(As a sidebar, Interestingly, since the structure of most Latin American political economies ae built along the same sort of class lines as the English class system, no matter how much money we pour into those economies, there is almost no trickle down that enable the emergence of a small business class where the title of “mister” can be earned. Either our modern corporate system who seeds this is blind to this, or approves of it. I can say, but about the only place a young Latin man can get into private business without being squezzed from the top …is crime. This we do know.)

The American gentry class is in no way related to the old American barons of the late 19th and early 20th century. Ours is loaded with ne’er-do-well new money, much of it newer than Donald Trump’s family in America, Donald being only third in the line. Again, it’s that he still works for it that diminishes him.

And that he speaks to the kitchen help, a product of a time Dwight Eisenhower would recognize more easily than Barack and Michelle Obama…and certainly the “my eggs are under-cooked”  breakfast-plate throwing Hillary of White House Christmas’ pasts.

This new gentry class is also heavy laden with writers, worse than artists, I’d argue, who want to break into the business of beard-stroking wisdom long before they have beards grey enough to have earned it. The latest iteration of conservatism that turned against Trump immediately, almost in teat fit fashion, what I once assumed to be only suitable for lefties, has put that lust for class rank on full display, for the turnout of what I call C-student voters (and what you may likely call “white people”) has portrayed in stark reality what and who the Constitution was written for in the first place…those people…almost all of them, who looked around from 2012 to 2016 to find that there was no one to represent them. Except Donald Trump.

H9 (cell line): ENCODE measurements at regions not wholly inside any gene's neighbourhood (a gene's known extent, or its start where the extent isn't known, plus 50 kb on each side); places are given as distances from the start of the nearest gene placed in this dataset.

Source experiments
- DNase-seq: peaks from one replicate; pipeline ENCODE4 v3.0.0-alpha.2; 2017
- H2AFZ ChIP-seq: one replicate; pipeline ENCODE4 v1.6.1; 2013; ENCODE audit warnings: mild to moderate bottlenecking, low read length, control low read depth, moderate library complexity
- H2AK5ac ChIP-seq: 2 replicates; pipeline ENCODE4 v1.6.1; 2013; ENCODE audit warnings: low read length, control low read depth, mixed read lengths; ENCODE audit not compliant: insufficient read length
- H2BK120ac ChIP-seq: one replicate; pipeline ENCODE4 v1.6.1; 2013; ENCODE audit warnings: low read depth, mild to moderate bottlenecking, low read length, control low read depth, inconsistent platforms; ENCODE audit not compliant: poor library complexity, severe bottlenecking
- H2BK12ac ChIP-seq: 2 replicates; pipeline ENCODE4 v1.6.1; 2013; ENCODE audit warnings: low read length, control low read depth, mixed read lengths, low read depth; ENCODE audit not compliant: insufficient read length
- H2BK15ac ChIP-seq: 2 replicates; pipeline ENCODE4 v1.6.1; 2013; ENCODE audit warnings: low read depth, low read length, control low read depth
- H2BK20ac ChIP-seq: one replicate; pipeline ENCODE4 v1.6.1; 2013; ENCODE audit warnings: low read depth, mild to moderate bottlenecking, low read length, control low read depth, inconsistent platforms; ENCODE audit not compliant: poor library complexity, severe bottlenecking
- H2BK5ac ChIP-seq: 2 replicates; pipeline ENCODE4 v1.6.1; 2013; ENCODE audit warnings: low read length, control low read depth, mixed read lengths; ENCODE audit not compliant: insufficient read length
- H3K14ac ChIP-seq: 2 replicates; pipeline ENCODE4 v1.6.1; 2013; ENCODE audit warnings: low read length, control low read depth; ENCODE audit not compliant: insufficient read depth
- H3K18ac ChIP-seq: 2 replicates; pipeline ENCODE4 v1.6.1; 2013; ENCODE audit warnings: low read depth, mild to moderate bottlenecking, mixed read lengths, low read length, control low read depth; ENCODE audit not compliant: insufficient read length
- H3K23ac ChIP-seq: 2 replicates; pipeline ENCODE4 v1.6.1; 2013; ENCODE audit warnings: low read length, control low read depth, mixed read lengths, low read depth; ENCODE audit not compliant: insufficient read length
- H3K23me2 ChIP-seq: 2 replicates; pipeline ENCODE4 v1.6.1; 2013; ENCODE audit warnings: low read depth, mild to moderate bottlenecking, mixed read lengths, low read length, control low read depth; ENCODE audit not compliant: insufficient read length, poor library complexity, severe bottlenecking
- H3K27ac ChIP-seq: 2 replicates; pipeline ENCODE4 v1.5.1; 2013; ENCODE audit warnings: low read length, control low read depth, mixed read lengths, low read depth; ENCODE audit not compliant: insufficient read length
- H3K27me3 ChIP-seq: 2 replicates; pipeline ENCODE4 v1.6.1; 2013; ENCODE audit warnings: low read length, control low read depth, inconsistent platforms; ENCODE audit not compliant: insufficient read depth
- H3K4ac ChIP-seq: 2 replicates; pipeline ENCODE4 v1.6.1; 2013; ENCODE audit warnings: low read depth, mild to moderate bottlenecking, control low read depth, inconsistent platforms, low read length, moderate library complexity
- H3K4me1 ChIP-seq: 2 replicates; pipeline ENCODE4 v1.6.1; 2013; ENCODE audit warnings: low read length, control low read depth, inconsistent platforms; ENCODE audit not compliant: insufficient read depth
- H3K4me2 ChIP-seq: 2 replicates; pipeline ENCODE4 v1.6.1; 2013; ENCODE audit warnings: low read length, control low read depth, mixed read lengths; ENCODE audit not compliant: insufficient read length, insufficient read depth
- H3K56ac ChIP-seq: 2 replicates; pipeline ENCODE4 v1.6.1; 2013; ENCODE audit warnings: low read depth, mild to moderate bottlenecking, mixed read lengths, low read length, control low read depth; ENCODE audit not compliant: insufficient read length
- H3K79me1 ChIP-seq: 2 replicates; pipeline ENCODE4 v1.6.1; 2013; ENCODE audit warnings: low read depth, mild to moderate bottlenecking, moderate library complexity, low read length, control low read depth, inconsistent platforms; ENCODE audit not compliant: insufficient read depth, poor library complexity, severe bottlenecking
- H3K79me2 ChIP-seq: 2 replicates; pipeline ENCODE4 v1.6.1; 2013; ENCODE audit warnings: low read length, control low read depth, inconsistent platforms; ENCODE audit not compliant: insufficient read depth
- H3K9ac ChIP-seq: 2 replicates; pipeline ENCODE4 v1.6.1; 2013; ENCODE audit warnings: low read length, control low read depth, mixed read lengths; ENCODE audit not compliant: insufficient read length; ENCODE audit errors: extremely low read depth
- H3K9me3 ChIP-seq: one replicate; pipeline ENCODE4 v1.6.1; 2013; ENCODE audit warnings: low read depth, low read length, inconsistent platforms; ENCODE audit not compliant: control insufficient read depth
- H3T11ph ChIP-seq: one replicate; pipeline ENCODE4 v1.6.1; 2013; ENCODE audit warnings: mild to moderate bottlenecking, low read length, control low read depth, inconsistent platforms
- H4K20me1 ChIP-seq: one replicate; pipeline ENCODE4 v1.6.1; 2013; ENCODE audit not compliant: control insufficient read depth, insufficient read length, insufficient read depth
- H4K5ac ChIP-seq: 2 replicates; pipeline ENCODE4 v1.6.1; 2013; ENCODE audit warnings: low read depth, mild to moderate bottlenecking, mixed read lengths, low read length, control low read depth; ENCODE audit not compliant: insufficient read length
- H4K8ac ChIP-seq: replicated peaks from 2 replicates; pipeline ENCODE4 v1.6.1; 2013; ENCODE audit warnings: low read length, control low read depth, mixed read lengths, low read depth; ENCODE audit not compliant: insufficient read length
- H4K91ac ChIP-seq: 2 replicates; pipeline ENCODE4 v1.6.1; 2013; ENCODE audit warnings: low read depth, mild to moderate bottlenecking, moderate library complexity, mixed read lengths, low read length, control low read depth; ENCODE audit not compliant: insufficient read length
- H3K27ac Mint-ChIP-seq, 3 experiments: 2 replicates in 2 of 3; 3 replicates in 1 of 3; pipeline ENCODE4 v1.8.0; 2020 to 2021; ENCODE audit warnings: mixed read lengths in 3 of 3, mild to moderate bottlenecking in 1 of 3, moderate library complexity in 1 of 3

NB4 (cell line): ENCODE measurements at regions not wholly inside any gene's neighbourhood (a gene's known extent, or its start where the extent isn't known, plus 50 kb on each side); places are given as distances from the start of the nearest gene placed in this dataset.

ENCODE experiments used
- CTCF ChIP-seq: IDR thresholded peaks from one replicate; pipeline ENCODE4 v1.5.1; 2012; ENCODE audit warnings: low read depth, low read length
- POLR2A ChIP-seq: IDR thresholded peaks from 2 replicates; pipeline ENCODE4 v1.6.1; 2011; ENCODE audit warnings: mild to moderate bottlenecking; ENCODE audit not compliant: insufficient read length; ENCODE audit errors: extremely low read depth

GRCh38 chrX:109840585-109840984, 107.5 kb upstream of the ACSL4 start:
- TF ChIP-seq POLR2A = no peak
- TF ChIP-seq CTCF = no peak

And their 30-40 something conservative protectors were no where to be seen.

I don’t split hairs with modern conservative about what they consider to be the most critical aspects of conservative thinking (I was a devotee of “National Review” in the 1970s) except to note that most of its practitioners totally lost sight of conservatism’s founding plank, its Prime Directive…the right of the individual to pursue life, liberty and happiness without the approval of the state. An oversight Willaim Buckley never lost sight of.

Whether Donald Trump totally sees this aspect of his election, or whether he can make major inroads into correcting the situation, “remains to be saw” (Festus Haggen, “Gunsmoke.”)

But I think it is instructive for people to know from whence Trump came, and what he is. He is the world’s richest small businessman and he knows the handshake.